Using our Zometool set to help with a challenging AMC 10 problem

We returned from a short trip this afternoon and I was looking for a quick project to do with my older son. I didn’t have anything in particular in mind other than something to do with geometry (and, I guess, something that we could have a little fun with since we were both tired from the trip). We glanced over a few old AMC 10 problems and found problem #24 from the 2006 AMC 10a to be exactly what we were looking for:

Follow this link and then scroll down to problem #24

The problem is simple to state but not at all easy to solve: You form an octahedron by connecting up the centers of a given cube, what is the ratio of the volume of the octahedron to the volume of the cube? Working through this problem with the help of our Zometool set made for a really fun roughly 20 minute exercise.

First we just built a cube that would allow us to connect up the centers of each face. We talked about why this shape was helpful, and also discussed some simple geometric ideas that we could learn from it.


Next we discussed what my son thought the answer would be (and I should have put this at the end of the last video!) and then built the octahedron inside of the cube:


Having noticed that we can now reduce the problem to finding the ratio of the volume of one pyramid to the volume of one of our smaller cubes, we extracted the pyramid / small cube bit from our larger cube and studied it a little more carefully. My son spent a little bit of time thinking about the surface area, but this idea didn’t help us get to the volume. Eventually we looked for a little more symmetry:

Finally, we filled in the rest of the cube with the green zome edges. We now had a shape that had 4 pyramids, but do those four pyramids make up the whole volume of the cube? It turned out to be a little hard for my son to see that there was a bit in the middle that was not filled in by the pyramids. My guess is that this bit of geometry would have been next to impossible for him to see without the model in front of him, so score another win for the Zometool set! Having gotten a little bit of an understanding of the geometry, we can see that the answer to the question is that the octahedron is either 1/8 or 1/6 of the cube. We still don’t have enough information to be sure, but his best guess by the end was that we had 1/6 of the cube filled in by the octahedron.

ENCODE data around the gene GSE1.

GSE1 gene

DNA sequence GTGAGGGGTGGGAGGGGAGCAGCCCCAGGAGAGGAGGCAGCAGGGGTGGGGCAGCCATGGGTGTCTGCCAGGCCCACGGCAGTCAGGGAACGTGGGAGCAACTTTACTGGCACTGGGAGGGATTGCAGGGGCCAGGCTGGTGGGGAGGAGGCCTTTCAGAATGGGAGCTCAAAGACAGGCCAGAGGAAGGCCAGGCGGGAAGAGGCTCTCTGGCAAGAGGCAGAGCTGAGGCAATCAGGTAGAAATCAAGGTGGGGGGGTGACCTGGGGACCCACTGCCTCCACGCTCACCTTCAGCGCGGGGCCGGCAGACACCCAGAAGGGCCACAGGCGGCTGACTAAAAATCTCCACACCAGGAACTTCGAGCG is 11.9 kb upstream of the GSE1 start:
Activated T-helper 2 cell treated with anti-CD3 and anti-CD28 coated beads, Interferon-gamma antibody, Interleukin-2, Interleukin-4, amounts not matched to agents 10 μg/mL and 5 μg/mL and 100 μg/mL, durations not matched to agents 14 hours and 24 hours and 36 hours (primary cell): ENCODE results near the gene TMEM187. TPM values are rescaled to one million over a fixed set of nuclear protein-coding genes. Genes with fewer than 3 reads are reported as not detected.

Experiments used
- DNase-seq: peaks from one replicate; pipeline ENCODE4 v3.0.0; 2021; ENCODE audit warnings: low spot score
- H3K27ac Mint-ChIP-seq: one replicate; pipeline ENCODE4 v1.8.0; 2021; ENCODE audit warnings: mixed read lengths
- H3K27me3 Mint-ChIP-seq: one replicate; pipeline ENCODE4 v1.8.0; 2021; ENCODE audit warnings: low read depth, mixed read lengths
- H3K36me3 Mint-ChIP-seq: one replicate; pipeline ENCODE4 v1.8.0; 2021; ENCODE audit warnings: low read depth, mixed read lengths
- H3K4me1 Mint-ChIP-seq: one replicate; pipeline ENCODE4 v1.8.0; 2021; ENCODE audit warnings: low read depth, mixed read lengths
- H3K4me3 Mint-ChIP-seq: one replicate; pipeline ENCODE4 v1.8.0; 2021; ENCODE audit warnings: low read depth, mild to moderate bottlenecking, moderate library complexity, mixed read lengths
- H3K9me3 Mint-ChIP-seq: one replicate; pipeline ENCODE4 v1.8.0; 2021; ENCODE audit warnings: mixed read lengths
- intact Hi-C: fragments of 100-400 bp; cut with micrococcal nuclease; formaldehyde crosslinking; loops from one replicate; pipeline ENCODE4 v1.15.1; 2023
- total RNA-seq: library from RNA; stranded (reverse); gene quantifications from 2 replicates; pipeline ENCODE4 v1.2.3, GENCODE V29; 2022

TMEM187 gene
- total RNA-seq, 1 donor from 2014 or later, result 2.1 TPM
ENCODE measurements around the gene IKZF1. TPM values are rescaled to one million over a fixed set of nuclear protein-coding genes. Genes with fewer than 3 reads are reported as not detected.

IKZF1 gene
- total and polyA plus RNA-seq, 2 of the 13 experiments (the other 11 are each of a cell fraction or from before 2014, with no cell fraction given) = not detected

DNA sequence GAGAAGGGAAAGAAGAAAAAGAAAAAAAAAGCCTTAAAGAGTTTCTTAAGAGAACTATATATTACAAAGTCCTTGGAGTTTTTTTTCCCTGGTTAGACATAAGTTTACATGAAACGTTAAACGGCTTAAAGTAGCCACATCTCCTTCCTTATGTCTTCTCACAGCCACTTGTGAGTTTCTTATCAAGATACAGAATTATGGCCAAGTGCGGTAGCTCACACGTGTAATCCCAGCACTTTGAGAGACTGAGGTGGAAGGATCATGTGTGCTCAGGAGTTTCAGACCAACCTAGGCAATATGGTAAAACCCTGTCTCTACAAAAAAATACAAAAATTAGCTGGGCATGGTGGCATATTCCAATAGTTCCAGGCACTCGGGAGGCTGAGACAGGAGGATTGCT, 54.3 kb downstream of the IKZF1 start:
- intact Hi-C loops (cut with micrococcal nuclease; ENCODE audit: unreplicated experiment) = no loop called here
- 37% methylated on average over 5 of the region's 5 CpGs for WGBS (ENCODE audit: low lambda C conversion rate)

So, as usual, it doesn’t take too much work to find a great project by looking through some old AMC problems. This was a particularly fun one since we were able to build an object that is sort of on the hard side to visualize. I assume that the folks writing the test were looking for kids to use the (1/3) base * height formula for the volume of a pyramid, but this topic has not yet come up in our geometry book. The Zometool set helps us get an idea of the answer without the formula, though. Hopefully this little exercise helps build up a little bit of 3D geometry intuition. I can say honestly that I didn’t realize how small the octahedron was in relation to the cube until I was holding it in my hand.

to be continued tomorrow . . . .

Popular math

I’m sitting in our room in the Great Wolf lodge outside of Philadelphia. It is just after 8:00 and both kids are already sacked out! Catching up on the news of the day I saw this tweet from Evelyn Lamb:

Read her post, btw, it is great!

It has always been a little funny to me what videos or blog posts become popular. My two most popular videos couldn’t be more different.

The most popular one is actually the 2nd math video I ever made. When I decided to start teaching my kids I’d not been in a classroom for about 15 years and was worried that I’d be a little rusty talking about math. To get back in the habit I made some practice lectures that followed the sections of of “Geometry Revisited.” The second chapter in the book is on Ceva’s theorem, so that was the 2nd video. There must not be too many resources on Ceva’s theorem online because this is what the second day of talking about math for the first time in 15 years looked like:

As a little comedy extra, I’m wearing the same shirt right now as I was wearing in the video 🙂

The popularity of the second video makes a little more sense as it is a question that people ask about all the time – why is a negative number times a negative number equal to a positive number? Pretty sure it was Dan Meyer who asked about this back in June of 2013. I saw the post during the day and although it wasn’t something that I was talking about with either kid at the time, it seemed like there was a neat project in there somewhere. I sort of daydreamed up the idea of using blocks and the principle of inclusion / exclusion. It turned into a fun little discussion that evening with my older son.